HBO's co-president Richard Plepler and programming chief Mike Lombardo shrugged off questions that its Martin Scorsese-produced drama Boardwalk Empire might get lost in the network season premiere noise when it debuts Sept. 19.
"We didn't want to hold it," said Lombardo. "There are good shows out all year round and we're in a different business. We think this will resonate well in the fall."
Plepler added that 2/3 of HBO's viewers consume episodes after the debut night of a fresh episode, choosing to catch episodes on their DVRs, on demand platform or encore airings.
On other issues:
--They confirmed that Alan Ball will be shooting a new pilot for the premium service, but stressed that his primary responsibility will remain with True Blood.
--The executives were asked what the Emmy voters have against writer-producer David Simon. His The Wire was all but ignored by voters, as has been his new series Treme this season.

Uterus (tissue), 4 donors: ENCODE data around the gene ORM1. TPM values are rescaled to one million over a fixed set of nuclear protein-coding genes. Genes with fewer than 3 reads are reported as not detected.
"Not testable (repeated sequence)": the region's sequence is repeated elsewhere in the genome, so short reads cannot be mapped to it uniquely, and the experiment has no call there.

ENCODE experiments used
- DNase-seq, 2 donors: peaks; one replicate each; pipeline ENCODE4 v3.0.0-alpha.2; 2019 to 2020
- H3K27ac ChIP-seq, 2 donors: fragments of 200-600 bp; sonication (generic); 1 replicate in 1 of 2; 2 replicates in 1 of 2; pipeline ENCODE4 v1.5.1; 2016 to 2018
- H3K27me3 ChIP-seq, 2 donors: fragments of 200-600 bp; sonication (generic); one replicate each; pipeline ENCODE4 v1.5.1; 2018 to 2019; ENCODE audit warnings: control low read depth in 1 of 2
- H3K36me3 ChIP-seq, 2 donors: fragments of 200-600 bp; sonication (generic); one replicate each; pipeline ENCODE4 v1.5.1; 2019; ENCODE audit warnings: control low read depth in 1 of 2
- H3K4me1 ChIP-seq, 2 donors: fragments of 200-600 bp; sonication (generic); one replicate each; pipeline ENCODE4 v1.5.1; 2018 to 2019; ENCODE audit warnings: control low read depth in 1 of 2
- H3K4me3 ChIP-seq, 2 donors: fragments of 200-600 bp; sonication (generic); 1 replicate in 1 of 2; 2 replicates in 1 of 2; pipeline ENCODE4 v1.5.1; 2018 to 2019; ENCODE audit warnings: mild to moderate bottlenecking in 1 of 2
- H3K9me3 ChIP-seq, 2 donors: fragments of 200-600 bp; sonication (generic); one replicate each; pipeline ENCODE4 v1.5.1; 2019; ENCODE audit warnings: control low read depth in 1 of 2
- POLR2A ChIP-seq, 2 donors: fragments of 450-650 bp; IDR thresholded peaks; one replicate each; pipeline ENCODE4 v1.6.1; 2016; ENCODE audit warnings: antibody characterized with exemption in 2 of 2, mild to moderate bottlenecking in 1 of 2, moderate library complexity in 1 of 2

"There's nothing you can do about the Emmy Gods," Plepler said, adding you can't watch each episode and say the show is not honor-worthy.
"With The Wire virtually ignored by the Emmys, I think David would be uncomfortable to be recognized now," Lombardo quipped.
--Next season will be the last for Entourage, but its creator, Doug Ellin, has pitched other ideas to the network.
--The executives are high on a remake of Mildred Pierce in production now and starring Kate Winslet, Guy Pearce and Evan Rachel Wood; and Dustin Hoffman's first TV series, Luck, created by David Milch and set in the horseracing world. Given the different working styles of the creatives involved, Lombardo said going in the fear was it could be "mayhem or magic, and fortunately it was magic."
--A film on the creation of Bruce Springsteen's fourth album, Darkness on the Edge of Town, will be shown in October. The band filmed its creative process and the footage has been in a vault since the album was created in 1978.